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I'm trying to store some data in an NSMutableArray. This is my struct:

typedef struct{
    int time;
    char name[15];
}person;

This is the code to add a person:

person h1;
h1.time = 108000;
strcpy(h1.name, "Anonymous");
[highscore insertObject:[NSValue value:&h1 withObjCType:@encode(person)] atIndex:0];

So, I try to extract in this way:

NSValue * value = [highscore objectAtIndex:0];
person p;
[value getValue:&p];
NSLog(@"%d", p.time);

The problem is that the final log doesn't show me 108000!
What is wrong?

share|improve this question
    
Is there any particular reason you're using a c struct rather than an actual object? Unless you do, go with objects. –  Regexident Jul 6 '12 at 16:07
    
I don't know another way to store two type of data(int and string) in the same index. I have corrected "persona", sorry. –  charles Jul 6 '12 at 16:12
    
@user1431646 Create a custom class. –  Evan Mulawski Jul 6 '12 at 16:14

3 Answers 3

up vote 1 down vote accepted

As stated in my initial comment there rarely is a reason to do this kind of stuff with pure c structs. Instead go with real class objects:

If you're unfamiliar with the syntax below you may want to look at these quick tutorials on ObjC 2.0 as well as read Apple's documentation:

Person Class:

// "Person.h":
@interface Person : NSObject {}

@property (readwrite, strong, nonatomic) NSString *name;
@property (readwrite, assign, nonatomic) NSUInteger time; 

@end

// "Person.m":
@implementation Person

@synthesize name = _name; // creates -(NSString *)name and -(void)setName:(NSString *)name
@synthesize time = _time; // creates -(NSUInteger)time and -(void)setTime:(NSUInteger)time

@end

Class use:

#import "Person.h"

//Store in highscore:

Person *person = [[Person alloc] init];
person.time = 108000; // equivalent to: [person setTime:108000];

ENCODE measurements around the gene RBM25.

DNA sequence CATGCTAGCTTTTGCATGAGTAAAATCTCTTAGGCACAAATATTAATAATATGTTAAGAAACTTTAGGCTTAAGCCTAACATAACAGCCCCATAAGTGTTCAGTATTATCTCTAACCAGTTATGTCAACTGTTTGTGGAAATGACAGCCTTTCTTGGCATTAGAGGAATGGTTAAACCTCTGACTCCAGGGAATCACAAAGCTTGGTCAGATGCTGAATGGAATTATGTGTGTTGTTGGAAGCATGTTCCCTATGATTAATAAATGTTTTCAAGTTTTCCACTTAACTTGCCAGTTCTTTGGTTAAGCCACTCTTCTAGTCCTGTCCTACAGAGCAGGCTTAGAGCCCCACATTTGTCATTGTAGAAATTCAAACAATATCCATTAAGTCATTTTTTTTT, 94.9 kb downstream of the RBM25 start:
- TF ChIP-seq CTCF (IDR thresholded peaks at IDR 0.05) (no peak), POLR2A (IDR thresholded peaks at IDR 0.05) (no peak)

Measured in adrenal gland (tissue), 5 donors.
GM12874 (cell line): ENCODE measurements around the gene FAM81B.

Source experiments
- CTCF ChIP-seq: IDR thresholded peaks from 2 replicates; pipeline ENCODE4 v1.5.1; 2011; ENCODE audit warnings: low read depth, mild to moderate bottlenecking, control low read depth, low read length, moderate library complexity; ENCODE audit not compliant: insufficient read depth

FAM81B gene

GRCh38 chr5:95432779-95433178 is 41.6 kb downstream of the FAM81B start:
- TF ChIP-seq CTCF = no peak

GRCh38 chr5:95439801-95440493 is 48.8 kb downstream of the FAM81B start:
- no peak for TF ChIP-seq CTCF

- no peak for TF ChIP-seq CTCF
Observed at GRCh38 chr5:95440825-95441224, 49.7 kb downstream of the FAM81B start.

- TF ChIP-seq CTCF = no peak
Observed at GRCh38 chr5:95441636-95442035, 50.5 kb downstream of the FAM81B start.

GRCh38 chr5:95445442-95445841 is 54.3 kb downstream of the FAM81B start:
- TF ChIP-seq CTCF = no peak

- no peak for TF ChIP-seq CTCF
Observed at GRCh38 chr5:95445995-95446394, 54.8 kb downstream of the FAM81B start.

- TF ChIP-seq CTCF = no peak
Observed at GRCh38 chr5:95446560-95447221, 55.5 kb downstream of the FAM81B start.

person.name = @"Anonymous"; // equivalent to: [person setName:@"Anonymous"];
[highscore insertObject:person atIndex:0];

//Retreive from highscore:

Person *person = [highscore objectAtIndex:0]; // or in modern ObjC: highscore[0];
NSLog(@"%@: %lu", person.name, person.time);
// Result: "Anonymous: 108000"

To simplify debugging you may also want Person to implement the description method:

- (NSString *)description {
    return [NSString stringWithFormat:@"<%@ %p name:\"%@\" time:%lu>", [self class], self, self.name, self.time];
}

which will allow you to just do this for logging:

NSLog(@"%@", person);
// Result: "<Person 0x123456789 name:"Anonymous" time:108000>
share|improve this answer
    
Thank you all, I correct all things, but the real mistake I've made was I forgot to initialize the array! –  charles Jul 6 '12 at 16:41
    
@user1431646: still, go with objects. There is no reason not to. Yet hundreds in favor of it. Way easier name string handling and memory allocation just to begin with. –  Regexident Jul 6 '12 at 16:55

Your code looks correct (and works for me), so I deduce that you aren't initializing highscore. So when you send the insertObject:atIndex: message to it, nothing happens. When you then send the objectAtIndex: method to it, you get nil back. When you send getValue: to the nil NSValue *value, it does nothing, so your person p is left filled with random stack garbage, which is why your NSLog doesn't print 108000.

share|improve this answer

Reimplement Person as an Objective-C object and reap the benefits:

Person.h:

@interface Person : NSObject
{
    int _time;
    NSString *_name;
}

@property (assign, nonatomic) int time;
@property (retain, nonatomic) NSString *name;

@end

Person.m:

#import "Person.h"

@interface Person
@synthesize time = _time;
@synthesize name = _name;

- (id)init
{
    self = [super init];
    if (self != nil)
    {
        // Add init here
    }
    return self;
}

- (void)dealloc
{
    self.name = nil;
    [super dealloc];
}

@end
share|improve this answer
1  
There is no need to declare the private members in the interface, @property and @synthesize is enough. Also, with ARC the dealloc (and the init) are both unnecessary. With 4.5 even @synthesize can be removed, leaving only the property declarations. –  Hampus Nilsson Jul 6 '12 at 16:26
    
@HampusNilsson This is the style I prefer to use and this implementation should work across pretty much any compiler and memory environment. –  trojanfoe Jul 6 '12 at 16:38

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